Walls to the south of us, walls to the north

We’ve all heard Donald Trump talk about a wall between Mexico and the US. But how many of us remember long gone Republican candidate Scott Walker suggested a wall between the US and Canada.

Having spent perhaps three minutes considering his idea, it is very obvious this man is intellectually unable to fulfil his current elected position. Think about the physical problems such a wall would entail and tell me you don’t agree with my assessment. Let’s start with the simple fact such a wall would be at least 5,000 miles long – more if he wants to wall off Alaska from those pesky Canadians. And don’t expect Canada to pay for it.

Did Walker consider that the only road access to Alaska runs through – guess where – Canada! Another little problem there with the wall and land access is Port Robert Washington. It’s stuck on a peninsula on the south coast of British Columbia and once again, the only land access is through B C. If you’re driving, you need to clear Canada Customs at one of the ports of entry south of Vancouver, then go through US customs when you get to Port Robert. Unless there’s a wall in the way, in which case someone will have to institute a ferry service from mainland Washington and avoid customs all together.

Across the prairies there doesn’t seem to be any unusual pitfalls. At least not until you get to the Great Lakes. This vast inland freshwater sea is where his plan really starts to fall apart. Look at a map and you’ll see the border runs approximately down the middle of the lakes and connecting waterways. There are three possibilities – the Canadian shore, the American shore, or follow the border exactly. And there are problems with all three. I can’t see either Canada or the US being willing to cede even one foot of territory for this wall. The third choice – following the border – has the additional pitfall that Lake Superior is 900 feet deep in places. That’s a lot of bricks. The border also runs down the centre, more or less, of the St Lawrence River. Again, same problem.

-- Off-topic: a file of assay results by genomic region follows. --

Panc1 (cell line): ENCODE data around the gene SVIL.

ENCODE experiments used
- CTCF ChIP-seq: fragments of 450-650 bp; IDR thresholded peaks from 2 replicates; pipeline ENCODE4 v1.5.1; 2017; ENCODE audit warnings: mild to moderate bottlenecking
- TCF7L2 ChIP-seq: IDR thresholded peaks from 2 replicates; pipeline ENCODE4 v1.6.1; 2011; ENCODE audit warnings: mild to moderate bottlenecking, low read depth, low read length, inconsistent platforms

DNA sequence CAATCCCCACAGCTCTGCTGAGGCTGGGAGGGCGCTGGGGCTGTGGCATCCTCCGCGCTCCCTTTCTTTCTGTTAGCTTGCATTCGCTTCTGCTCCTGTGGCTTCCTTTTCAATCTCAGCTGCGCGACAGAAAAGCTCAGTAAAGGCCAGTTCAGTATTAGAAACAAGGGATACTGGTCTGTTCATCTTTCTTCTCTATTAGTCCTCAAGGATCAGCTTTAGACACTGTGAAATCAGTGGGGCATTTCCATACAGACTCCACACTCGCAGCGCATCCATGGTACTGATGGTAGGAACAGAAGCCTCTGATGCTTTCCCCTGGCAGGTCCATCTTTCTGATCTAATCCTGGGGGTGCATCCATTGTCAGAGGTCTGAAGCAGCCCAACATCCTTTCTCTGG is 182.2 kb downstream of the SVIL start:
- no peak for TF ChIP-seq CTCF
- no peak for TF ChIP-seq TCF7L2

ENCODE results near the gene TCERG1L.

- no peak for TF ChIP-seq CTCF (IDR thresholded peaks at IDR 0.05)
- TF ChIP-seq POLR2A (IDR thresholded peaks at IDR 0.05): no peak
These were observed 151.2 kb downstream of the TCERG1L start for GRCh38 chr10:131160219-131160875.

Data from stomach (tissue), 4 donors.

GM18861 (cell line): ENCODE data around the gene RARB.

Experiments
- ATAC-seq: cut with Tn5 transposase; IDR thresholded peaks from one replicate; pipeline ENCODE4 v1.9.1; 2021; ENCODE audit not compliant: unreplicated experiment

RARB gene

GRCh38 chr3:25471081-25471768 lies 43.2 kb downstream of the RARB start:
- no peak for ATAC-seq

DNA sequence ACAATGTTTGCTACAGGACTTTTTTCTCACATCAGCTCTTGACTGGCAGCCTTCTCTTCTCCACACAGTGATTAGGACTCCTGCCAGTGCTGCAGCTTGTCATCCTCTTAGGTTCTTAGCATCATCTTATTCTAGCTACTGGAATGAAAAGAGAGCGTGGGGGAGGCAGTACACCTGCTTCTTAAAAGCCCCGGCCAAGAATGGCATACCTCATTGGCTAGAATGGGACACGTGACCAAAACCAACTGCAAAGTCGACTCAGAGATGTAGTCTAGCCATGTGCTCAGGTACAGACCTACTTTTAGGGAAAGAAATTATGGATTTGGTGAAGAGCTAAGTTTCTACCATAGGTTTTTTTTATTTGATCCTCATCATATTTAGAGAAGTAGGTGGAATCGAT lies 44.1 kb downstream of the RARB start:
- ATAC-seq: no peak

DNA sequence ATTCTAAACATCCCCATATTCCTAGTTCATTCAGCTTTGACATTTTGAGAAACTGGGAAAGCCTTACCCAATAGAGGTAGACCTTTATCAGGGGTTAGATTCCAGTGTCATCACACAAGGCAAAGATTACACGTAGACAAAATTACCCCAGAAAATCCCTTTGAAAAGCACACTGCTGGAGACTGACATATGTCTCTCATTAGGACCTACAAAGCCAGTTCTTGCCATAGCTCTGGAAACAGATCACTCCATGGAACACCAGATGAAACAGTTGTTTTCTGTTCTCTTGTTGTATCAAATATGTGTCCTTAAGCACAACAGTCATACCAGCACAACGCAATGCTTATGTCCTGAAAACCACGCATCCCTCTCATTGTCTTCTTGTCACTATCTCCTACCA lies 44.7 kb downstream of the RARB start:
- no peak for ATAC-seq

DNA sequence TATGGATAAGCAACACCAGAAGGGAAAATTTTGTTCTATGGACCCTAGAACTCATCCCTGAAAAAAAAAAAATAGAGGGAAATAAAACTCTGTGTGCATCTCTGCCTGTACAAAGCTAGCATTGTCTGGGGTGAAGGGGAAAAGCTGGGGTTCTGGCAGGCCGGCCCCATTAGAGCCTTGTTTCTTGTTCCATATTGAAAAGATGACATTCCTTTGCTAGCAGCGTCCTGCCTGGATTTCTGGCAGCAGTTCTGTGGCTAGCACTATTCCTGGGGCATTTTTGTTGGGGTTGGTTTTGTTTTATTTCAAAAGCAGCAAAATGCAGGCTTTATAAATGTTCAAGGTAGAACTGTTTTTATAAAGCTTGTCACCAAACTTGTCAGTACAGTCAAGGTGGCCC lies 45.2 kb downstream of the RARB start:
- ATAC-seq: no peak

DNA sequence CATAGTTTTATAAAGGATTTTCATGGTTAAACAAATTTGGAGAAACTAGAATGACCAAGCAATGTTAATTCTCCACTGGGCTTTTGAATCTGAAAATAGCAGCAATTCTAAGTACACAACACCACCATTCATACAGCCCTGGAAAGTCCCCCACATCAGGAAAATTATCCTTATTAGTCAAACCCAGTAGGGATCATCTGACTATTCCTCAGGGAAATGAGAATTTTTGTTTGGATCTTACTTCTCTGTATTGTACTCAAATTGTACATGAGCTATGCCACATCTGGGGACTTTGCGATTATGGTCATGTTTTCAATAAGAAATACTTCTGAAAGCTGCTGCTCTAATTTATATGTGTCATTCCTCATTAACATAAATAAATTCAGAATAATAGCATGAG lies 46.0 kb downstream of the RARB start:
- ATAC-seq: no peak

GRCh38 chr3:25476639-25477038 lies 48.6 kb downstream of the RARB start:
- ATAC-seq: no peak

Now that we’re in the eastern part of the continent, he’d start running into other problems. Straddling the Canadian/US border, as well as the Ontario/Quebec border is the Akwesasne Mohawk reserve. Can’t see the Mohawks agreeing to a wall down the middle of the St Lawrence because it would interfere with their “extra-legal imports”. When the border cuts inland on the south shore, things really reach migraine status for our unthinking politician. Many small towns and villages in Quebec and bordering states actually straddle the border, In some cases, where the house was built before the border was set, it isn’t unusual for the kitchen to be in one country and the living room to be in the other. Derby Line Vermont comes to mind as a place where this happens.

I can’t think of any major problems, other than rivers, between New Brunswick and Maine, to cause our politician grief, other than the mutual co-operation that exists between Calais Maine and the corresponding Canadian city (the name of which escapes me, but I think it might be St, Stephen NB).

So, if three minutes thought gives me this many flaws in his suggestion, do you really want to vote for him again?

Cat.

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